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Jacob Lee
Jacob Lee

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Build a Discord Bot in 6 Minutes With Node.js and Autocode

In this article, I'll show you how to set up a fully customizable Discord bot that you can have running in your guild in 6 minutes (or less!). I'll also give you some helpful tips you can use to further customize your bot after getting the basic example working.

Your bot responding with a message when it is mentioned

We'll be using Autocode to do the heavy lifting around authenticating to the Discord API, handling incoming events, and hosting our bot's Node.js code — all for free. We've got an online editor as well, so the only other thing you'll need to get started is a Discord account!

Let's dive in!


Start by going to to the Discord starter app page on Autocode. The bot's source code is completely open, so if you're curious, feel free to take a look!

When you're ready, press the green Install Free button. If you haven't already, create an Autocode account, then select a name for your project.

Name your Discord project

On the next screen, you'll be prompted to link a Discord account:

Link a Discord account

Press Link, then Link New Resource in the modal that appears and follow the instructions to link a Discord app. This involves creating an app from Discord's developer portal and installing it into your guild, then pasting the app's authentication credentials into Autocode when prompted.

Finally, press Install App. And that's it! If your guild has a #general channel, you'll see a welcome message confirming installation. Mention your bot in a message by typing @BotName and your bot will respond!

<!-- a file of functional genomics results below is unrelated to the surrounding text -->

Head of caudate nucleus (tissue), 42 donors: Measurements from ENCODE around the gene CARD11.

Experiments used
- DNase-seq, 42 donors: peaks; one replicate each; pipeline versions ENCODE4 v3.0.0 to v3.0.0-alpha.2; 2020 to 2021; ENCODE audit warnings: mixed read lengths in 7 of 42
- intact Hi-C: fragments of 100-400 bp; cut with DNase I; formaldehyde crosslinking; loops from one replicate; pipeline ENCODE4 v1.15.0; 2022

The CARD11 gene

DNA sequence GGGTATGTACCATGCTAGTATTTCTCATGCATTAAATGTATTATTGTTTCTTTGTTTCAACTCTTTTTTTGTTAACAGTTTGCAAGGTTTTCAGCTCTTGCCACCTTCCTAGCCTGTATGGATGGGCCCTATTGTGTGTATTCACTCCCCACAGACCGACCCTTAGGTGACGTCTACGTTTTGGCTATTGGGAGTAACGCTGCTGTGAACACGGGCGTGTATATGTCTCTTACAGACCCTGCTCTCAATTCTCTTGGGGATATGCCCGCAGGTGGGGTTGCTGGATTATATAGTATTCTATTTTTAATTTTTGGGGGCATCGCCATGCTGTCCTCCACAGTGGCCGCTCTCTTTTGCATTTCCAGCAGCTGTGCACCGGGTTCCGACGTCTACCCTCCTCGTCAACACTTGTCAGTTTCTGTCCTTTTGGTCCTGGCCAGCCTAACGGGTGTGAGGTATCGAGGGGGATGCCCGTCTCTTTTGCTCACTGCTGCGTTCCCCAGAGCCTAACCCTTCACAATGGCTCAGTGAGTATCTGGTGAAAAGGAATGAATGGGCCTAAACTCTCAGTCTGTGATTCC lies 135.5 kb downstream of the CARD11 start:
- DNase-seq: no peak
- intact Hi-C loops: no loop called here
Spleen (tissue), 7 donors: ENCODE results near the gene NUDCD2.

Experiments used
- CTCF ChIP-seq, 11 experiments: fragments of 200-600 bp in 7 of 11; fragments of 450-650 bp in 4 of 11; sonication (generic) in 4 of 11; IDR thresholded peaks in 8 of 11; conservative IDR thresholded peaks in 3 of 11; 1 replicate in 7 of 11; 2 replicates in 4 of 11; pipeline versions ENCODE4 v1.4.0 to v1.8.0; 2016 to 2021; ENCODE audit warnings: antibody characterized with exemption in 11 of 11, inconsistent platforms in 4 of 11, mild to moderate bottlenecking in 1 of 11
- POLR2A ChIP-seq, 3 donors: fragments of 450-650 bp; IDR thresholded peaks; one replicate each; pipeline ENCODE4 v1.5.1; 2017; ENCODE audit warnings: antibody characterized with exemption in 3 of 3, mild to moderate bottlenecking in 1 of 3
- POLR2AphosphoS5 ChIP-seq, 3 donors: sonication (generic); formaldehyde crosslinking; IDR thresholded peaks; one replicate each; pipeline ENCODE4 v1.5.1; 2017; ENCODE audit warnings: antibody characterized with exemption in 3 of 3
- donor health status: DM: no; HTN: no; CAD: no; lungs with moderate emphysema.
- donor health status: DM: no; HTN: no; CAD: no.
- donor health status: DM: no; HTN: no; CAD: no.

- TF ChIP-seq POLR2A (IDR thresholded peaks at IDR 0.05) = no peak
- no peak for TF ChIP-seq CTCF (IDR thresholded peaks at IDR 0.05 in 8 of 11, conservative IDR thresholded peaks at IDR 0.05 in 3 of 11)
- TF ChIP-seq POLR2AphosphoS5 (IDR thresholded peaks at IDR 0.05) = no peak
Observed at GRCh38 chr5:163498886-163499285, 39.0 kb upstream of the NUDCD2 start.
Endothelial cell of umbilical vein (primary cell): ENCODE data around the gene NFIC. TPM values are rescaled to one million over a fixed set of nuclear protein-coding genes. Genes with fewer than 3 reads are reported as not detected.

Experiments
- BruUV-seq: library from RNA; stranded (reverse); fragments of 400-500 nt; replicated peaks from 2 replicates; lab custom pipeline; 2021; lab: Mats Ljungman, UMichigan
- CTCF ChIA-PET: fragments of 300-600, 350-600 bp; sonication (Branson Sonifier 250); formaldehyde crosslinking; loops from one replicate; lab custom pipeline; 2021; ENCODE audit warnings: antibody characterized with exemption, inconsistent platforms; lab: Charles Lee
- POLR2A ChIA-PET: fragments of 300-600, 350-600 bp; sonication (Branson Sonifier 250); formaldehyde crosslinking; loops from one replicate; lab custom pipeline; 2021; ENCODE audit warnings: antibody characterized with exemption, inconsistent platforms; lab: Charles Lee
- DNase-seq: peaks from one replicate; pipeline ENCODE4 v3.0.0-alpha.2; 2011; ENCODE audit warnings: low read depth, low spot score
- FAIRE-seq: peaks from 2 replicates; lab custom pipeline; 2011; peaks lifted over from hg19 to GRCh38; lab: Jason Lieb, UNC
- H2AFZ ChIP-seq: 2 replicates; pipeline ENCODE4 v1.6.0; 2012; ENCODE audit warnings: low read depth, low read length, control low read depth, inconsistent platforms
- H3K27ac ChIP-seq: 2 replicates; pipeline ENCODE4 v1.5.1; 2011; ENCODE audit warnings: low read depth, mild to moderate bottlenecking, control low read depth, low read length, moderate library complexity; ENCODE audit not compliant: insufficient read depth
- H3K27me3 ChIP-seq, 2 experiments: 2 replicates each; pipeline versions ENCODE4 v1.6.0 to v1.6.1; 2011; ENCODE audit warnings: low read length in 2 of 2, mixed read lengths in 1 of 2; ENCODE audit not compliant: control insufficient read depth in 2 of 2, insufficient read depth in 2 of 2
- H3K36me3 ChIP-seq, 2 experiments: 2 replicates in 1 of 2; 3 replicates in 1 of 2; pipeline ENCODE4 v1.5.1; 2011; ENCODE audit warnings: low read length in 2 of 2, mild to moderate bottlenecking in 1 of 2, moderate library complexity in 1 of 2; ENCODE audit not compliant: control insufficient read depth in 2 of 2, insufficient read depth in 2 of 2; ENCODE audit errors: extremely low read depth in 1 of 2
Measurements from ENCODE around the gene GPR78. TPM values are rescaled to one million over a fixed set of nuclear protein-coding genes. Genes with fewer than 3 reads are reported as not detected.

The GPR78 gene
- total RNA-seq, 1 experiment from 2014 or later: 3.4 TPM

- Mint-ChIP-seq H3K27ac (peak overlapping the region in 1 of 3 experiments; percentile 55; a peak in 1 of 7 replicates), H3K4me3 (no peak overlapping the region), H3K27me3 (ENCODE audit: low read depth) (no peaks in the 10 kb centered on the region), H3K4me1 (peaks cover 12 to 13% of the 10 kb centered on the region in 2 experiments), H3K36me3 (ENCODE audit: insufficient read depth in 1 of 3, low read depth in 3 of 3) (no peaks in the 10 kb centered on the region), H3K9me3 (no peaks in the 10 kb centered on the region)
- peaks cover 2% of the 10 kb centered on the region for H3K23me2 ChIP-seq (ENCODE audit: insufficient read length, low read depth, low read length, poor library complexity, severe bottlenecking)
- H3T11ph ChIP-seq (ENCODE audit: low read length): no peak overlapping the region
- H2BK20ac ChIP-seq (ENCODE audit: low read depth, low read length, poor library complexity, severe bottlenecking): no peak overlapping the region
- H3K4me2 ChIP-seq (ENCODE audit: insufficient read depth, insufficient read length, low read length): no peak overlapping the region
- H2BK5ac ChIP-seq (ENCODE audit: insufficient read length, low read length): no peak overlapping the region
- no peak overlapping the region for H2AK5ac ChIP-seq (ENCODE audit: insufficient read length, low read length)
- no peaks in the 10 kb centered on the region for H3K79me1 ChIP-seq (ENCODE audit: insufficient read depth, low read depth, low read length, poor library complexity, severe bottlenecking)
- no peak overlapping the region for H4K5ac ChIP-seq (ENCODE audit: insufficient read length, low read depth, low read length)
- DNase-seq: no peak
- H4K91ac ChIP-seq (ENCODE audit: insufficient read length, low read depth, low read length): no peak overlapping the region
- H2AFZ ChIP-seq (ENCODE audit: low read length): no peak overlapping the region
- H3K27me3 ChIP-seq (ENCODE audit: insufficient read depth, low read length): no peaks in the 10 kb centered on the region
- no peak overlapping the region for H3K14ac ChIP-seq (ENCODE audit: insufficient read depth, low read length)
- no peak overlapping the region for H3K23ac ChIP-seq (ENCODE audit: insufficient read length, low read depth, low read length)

How Does It Work?

Autocode listens for events from Discord using the bot credentials you supplied earlier. When it receives an event, Autocode triggers the appropriate endpoints in projects with the same bot linked.

In this specific case, Autocode triggers the functions/events/discord/bot_mention.js endpoint of the app you just installed. This endpoint contains a call to the messages.create method of the discord.channels API from Autocode's standard library, which sends the message. Here's what that code looks like:

// authenticates you with the API standard library
const lib = require('lib')({token: process.env.STDLIB_SECRET_TOKEN});

let messageResponse = await lib.discord.channels['@0.0.6'].messages.create({
  channel_id: `${context.params.event.channel_id}`,
  content: [
    `Hey <@!${}>! I'm a bot powered by Autocode.`,
    `You mentioned me in a message, so here I am!`
  embed: {
    title: 'Guild Information',
    type: 'rich',
    color: 0x00AA00, // Green color
    description: 'You could add some information here for guild members to view!',
    fields: [{
      name: 'Message Formatting',
      value: [
        'Check out this link for more details on formatting message embeds:',
    }, {
      name: 'Setting up Slash Commands',
      value: [
        'Check out the README for this bot on Autocode for help setting up slash commands:',
  tts: false

return messageResponse;
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Pretty straightforward! Autocode automatically populates and defines a context parameter containing details about the incoming event from Discord. We can access this data under context.params.event as shown above.

Slash Commands

The other endpoint in the app, functions/events/discord/command.js, sends a message containing the number of users and bots currently in the guild when slash command called /member-count is triggered:

Successful member count message

However, before this will work, we need to register the slash command with Discord. Fortunately, this is easy with Autocode's built in Discord Slash Command Builder!